Here is the BBC's Justin Rolatt's report. The video is 3m 02s long.

Sunday, March 28, 2021

Pie Charts: Names

Environmental & Science Education, STEM, Maths, Mathematics Education

Ed Hessler

The Wiki entry on "pie charts" (aka circle charts) describes them as a "circular statistical graphic, which is divided into slices to illustrate numerical proportion." Most of us have made at least one.

I never knew that there was such a cornucopia of names for them world wide. The search for them began when "public-policy researcher Eric Hittinger learnt that in France, the term for a pie chart is a 'camenbert,' he was rightly compelled to created a pie chart of pie-chart names."

See it here on Twitter which includes a fascinating thread of comments and pictures. How about  "bracelet chart" for starters?

h/t Nature, Daily Briefing, 2/16/2021

Saturday, March 27, 2021

Origin of Mammals


Environmental & Science Education, STEM, Animals, Biodiversity, Biological Evolution 

Ed Hessler

This Nature video (4m 50s) is about a fossil that may push back the origin of mammals many millions of years. 

The fossil, Vilevolodon diplomylos, was a glider living during the mesozoic era. It is the earliest known glider, "winged" if you will but these are membranes not flappers (think of flying squirrels). It was mouse-sized.

Friday, March 26, 2021

Friday Poem

Environmental & Science Education, Poetry, Art and Environment

Ed Hessler

From CGEE, Hamline University, welcome to March 26 2021, day 85. Percentage-wise 23.29% has been spent which is equal to 122,400 minutes. Sunrise is at 7:03 am and sunset at 7:38 pm and in between those times there will be 12h 29m 19s of sunlight. There is light here but it is overcast and the wind makes it chilly.

Foodimentary says it is National Nougat Day about which I knew nothing. There you will learn how it is made, some facts and some food history. I never knew that it was made to resemble: ice cream, and the candy bars were once commonly served cold. It is a staple of several traditional candy bars. The photographs are always mouth-watering.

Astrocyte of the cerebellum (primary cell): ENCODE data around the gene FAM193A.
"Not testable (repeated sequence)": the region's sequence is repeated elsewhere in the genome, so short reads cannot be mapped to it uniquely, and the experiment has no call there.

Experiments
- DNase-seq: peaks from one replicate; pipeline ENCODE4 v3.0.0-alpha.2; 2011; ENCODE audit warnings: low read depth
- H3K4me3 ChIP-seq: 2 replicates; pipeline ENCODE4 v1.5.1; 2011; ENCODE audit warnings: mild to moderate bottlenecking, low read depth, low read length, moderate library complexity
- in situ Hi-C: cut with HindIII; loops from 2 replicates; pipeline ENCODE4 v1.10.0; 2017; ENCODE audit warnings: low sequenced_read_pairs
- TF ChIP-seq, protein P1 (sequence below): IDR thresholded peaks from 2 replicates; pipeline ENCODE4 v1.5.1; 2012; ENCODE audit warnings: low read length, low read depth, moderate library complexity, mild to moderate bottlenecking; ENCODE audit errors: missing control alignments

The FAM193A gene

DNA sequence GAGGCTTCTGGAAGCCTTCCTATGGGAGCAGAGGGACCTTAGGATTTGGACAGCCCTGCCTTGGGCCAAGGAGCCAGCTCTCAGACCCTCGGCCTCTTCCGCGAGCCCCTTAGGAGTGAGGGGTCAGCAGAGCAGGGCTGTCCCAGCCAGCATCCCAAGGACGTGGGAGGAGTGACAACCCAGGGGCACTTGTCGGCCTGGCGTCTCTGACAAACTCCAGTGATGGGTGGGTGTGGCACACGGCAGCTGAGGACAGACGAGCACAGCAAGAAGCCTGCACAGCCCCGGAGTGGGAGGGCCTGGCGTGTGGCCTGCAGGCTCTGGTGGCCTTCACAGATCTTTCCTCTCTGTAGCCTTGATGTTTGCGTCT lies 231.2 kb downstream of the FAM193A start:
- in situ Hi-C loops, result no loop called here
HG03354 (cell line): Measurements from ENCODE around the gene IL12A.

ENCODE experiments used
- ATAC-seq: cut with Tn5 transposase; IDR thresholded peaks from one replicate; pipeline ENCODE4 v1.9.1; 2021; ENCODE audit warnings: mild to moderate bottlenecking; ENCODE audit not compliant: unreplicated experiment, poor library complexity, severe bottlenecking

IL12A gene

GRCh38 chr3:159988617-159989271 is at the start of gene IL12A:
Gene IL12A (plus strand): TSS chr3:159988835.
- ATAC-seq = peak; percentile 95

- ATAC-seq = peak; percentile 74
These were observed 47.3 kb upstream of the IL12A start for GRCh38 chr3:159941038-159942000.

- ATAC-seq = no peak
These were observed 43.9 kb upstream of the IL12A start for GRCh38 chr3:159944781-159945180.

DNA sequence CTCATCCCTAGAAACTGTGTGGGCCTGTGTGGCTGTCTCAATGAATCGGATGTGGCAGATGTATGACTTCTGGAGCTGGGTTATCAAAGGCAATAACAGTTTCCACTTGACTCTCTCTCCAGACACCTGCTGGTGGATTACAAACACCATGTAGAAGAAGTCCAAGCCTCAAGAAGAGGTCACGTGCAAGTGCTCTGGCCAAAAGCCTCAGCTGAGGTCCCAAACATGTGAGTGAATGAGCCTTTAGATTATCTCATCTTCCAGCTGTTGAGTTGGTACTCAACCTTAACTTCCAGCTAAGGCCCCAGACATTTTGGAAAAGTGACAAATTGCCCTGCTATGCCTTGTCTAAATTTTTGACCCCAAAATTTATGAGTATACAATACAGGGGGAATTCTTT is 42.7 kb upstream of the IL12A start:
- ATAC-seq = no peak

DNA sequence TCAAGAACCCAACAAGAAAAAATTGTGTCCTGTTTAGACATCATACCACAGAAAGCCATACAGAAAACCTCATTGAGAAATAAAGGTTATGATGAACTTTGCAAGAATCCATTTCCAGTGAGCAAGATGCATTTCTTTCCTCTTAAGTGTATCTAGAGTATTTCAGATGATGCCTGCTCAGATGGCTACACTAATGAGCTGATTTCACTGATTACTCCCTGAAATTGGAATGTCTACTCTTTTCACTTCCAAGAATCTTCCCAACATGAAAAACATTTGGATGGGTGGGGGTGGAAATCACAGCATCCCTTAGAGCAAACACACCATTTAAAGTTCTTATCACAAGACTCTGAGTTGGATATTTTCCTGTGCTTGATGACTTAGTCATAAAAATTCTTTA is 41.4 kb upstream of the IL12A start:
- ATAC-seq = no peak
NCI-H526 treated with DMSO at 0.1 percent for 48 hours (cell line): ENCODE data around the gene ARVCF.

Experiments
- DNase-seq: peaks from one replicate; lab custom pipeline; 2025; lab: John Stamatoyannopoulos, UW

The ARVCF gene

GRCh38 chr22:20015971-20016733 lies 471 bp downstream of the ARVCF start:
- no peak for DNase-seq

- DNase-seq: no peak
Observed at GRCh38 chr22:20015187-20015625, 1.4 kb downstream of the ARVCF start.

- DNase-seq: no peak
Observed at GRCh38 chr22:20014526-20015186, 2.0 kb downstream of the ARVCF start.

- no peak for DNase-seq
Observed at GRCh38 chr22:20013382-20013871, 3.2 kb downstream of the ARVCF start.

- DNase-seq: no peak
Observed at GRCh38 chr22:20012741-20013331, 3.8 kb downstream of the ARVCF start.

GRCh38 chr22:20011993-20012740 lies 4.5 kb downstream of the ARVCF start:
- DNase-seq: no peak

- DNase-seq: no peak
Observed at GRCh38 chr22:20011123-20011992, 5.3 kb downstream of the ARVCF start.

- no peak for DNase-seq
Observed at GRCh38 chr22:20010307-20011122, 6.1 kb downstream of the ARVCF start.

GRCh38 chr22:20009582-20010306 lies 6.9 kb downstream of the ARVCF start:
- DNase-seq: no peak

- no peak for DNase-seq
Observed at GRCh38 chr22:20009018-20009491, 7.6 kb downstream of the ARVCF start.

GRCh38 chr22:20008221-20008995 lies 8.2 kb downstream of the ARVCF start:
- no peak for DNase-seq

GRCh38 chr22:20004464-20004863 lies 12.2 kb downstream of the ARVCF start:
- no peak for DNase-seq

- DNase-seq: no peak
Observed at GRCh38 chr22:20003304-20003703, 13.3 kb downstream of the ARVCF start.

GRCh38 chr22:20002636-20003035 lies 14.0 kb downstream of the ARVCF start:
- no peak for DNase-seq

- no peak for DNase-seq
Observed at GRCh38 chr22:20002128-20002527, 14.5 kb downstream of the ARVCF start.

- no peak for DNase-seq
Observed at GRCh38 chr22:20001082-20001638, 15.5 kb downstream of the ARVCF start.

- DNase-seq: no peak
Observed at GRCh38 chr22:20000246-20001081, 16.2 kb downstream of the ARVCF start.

Today's Quote. Shobita Parthasarathy, writing for Slate, If the past year has taught us anything, it's that broad social trust is crucial to successful public health initiatives and, ultimately, to our survival."

On Monday poet Billy Collins celebrated his 80th birthday. The Writer's Almanac posted this poem by Collins for the occasion. And if you scroll down you will find more information about Collins, a great gift to American poetry.

Thursday, March 25, 2021

Was the COVID-19 Pandemic Peak the Final Summit?

Environmental & Science Education, STEM, Health, Medicine, Society

Ed Hessler

For many of us the question on whether the COVID-19 pandemic has peaked is much on our minds. Cases have fallen world-wide since they peaked in January.

But questions and lingering concerns remain, amplified somewhat by the slight rise of cases.

British journal Nature science writer Smriti Mallapaty has a story about several uncertainties that is well-worth reading. There is a great graph in the beginning of his article on the rise and fall of COVID-19.

On the encouraging side are surveys that show "the hidden scale of outbreaks by including asymptomatic people who are overlooked in official counts based on testing." However an unknown is the lockdown and social distancing effect. What happens when people start mixing again?  U. S. epidemiologist Rachel Baker, Princeton University "'worries that the US is taking a strong step back from controls." Many people are susceptible to infection. Another unknown is how long immunity lasts whether it was acquired from vaccination or infection.

As more and more variants are found such as the highly infectious B.1.1.7. there is deep concern on whether a new wave of infection will result.  Mallapaty notes that "this might have already happened. There are some signs that a variant called P.1., currently sweeping Brazil, could evade pre-existing immunity and facilitate the virus's resurgence."